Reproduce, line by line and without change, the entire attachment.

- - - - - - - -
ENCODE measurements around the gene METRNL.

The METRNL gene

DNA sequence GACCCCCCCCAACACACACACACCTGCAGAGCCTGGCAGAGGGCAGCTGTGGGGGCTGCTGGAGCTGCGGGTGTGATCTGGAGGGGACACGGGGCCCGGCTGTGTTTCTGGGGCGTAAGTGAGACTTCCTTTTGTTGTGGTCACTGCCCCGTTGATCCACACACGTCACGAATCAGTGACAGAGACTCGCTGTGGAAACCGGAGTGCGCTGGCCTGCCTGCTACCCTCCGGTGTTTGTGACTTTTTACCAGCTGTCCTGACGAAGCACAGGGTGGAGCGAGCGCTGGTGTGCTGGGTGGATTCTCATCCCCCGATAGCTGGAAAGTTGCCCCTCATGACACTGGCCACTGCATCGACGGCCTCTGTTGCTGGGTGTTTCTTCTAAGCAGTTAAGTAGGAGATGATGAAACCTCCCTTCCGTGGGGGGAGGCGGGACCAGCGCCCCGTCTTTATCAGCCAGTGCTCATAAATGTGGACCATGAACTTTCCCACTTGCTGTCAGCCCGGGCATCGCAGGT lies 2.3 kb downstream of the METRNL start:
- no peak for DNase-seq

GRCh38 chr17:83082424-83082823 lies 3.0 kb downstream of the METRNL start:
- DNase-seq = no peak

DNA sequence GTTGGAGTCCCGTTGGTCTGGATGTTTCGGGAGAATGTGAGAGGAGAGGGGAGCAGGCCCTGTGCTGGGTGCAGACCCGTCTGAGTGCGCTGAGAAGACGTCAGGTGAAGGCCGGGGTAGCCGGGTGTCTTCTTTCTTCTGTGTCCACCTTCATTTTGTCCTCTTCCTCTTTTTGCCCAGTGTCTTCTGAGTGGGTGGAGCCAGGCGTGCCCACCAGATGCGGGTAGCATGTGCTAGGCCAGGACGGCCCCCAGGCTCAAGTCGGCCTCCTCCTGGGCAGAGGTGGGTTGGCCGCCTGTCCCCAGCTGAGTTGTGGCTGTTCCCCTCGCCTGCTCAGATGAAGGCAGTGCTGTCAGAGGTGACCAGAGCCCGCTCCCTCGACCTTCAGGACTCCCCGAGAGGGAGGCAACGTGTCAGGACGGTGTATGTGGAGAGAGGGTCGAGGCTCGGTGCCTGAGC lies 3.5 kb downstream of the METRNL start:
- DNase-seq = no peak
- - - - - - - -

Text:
ENCODE measurements around the gene METRNL.

The METRNL gene

DNA sequence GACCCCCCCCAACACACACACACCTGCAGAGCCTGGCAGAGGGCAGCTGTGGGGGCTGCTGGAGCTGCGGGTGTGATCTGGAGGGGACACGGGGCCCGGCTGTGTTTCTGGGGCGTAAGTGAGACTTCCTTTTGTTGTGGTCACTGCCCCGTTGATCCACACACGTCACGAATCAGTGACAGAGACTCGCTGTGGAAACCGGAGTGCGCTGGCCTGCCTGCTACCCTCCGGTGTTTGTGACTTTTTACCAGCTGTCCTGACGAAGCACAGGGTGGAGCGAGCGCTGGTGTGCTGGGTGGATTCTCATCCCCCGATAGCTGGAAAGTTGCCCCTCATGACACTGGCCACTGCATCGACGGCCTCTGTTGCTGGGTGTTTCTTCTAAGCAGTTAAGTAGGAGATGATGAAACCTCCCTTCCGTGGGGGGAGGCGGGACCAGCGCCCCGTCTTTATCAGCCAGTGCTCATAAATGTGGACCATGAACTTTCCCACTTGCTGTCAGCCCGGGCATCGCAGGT lies 2.3 kb downstream of the METRNL start:
- no peak for DNase-seq

GRCh38 chr17:83082424-83082823 lies 3.0 kb downstream of the METRNL start:
- DNase-seq = no peak

DNA sequence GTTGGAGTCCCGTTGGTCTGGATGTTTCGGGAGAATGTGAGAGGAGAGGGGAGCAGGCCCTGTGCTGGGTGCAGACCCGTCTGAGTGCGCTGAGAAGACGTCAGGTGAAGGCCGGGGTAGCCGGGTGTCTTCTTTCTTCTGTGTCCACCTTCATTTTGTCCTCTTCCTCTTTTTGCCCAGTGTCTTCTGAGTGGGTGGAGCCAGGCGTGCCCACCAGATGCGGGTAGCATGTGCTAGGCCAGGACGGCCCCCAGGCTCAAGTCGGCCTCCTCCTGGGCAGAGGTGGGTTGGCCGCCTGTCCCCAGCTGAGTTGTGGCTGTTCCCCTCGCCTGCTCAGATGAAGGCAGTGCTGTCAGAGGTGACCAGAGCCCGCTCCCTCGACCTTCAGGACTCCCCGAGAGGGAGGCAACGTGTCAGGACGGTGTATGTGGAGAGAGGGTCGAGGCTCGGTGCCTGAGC lies 3.5 kb downstream of the METRNL start:
- DNase-seq = no peak